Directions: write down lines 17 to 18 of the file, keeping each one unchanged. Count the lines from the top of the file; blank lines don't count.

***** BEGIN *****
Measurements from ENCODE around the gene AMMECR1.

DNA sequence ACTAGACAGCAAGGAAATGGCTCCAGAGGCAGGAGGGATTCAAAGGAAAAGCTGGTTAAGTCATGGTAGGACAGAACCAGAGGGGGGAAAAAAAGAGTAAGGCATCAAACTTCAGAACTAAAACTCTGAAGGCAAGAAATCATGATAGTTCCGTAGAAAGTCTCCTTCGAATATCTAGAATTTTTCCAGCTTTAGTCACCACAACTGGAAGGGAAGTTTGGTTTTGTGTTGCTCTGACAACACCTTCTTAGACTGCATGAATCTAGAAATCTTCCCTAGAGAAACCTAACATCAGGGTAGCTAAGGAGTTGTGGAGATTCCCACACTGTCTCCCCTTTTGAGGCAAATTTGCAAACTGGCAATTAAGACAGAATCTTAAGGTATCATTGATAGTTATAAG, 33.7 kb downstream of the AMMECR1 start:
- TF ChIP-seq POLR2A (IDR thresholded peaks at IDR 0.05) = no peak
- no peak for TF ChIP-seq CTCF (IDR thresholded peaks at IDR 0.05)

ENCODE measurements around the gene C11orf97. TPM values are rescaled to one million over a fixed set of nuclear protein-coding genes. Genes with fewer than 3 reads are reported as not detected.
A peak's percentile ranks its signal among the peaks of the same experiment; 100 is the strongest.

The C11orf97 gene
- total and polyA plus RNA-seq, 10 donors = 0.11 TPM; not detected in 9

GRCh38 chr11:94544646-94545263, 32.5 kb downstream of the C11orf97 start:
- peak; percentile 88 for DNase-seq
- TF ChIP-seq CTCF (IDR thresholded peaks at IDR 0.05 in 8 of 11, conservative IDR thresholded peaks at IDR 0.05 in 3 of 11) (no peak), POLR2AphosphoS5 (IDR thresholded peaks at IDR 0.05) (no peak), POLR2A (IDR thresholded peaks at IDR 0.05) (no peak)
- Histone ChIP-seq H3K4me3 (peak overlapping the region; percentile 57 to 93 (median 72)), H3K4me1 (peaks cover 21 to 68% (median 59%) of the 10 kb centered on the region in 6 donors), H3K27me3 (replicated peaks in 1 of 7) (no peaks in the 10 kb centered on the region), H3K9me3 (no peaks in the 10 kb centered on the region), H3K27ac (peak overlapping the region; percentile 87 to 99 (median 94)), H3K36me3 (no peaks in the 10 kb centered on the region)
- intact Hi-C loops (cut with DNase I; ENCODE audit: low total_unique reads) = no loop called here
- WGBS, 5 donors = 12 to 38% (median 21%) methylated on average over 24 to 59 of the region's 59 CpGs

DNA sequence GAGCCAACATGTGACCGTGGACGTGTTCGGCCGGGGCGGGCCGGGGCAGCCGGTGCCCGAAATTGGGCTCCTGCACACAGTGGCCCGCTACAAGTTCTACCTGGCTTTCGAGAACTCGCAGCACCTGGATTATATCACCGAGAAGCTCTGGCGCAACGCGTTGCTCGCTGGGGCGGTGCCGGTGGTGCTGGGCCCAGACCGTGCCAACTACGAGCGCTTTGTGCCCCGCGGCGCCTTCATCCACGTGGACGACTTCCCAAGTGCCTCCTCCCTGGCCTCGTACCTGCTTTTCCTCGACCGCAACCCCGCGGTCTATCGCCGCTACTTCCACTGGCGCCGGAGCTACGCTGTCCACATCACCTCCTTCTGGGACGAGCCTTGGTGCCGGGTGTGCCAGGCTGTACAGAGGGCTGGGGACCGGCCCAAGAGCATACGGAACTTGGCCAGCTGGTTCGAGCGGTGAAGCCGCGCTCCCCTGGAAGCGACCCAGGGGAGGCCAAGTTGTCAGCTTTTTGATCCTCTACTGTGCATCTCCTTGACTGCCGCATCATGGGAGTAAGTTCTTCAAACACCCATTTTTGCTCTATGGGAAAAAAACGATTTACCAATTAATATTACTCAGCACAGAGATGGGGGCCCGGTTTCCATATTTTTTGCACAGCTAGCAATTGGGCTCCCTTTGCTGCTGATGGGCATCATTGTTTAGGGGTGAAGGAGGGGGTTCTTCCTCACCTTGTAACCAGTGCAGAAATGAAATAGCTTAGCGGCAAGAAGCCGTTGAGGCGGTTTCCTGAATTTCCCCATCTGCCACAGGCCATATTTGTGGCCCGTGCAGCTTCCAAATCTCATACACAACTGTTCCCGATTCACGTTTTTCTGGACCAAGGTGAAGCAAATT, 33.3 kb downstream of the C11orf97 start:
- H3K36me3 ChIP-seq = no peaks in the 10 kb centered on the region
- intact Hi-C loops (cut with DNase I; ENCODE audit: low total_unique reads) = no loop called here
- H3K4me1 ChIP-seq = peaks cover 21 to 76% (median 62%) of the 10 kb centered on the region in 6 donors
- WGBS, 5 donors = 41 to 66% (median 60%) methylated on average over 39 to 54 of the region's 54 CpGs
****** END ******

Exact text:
- intact Hi-C loops (cut with DNase I; ENCODE audit: low total_unique reads) = no loop called here
- H3K4me1 ChIP-seq = peaks cover 21 to 76% (median 62%) of the 10 kb centered on the region in 6 donors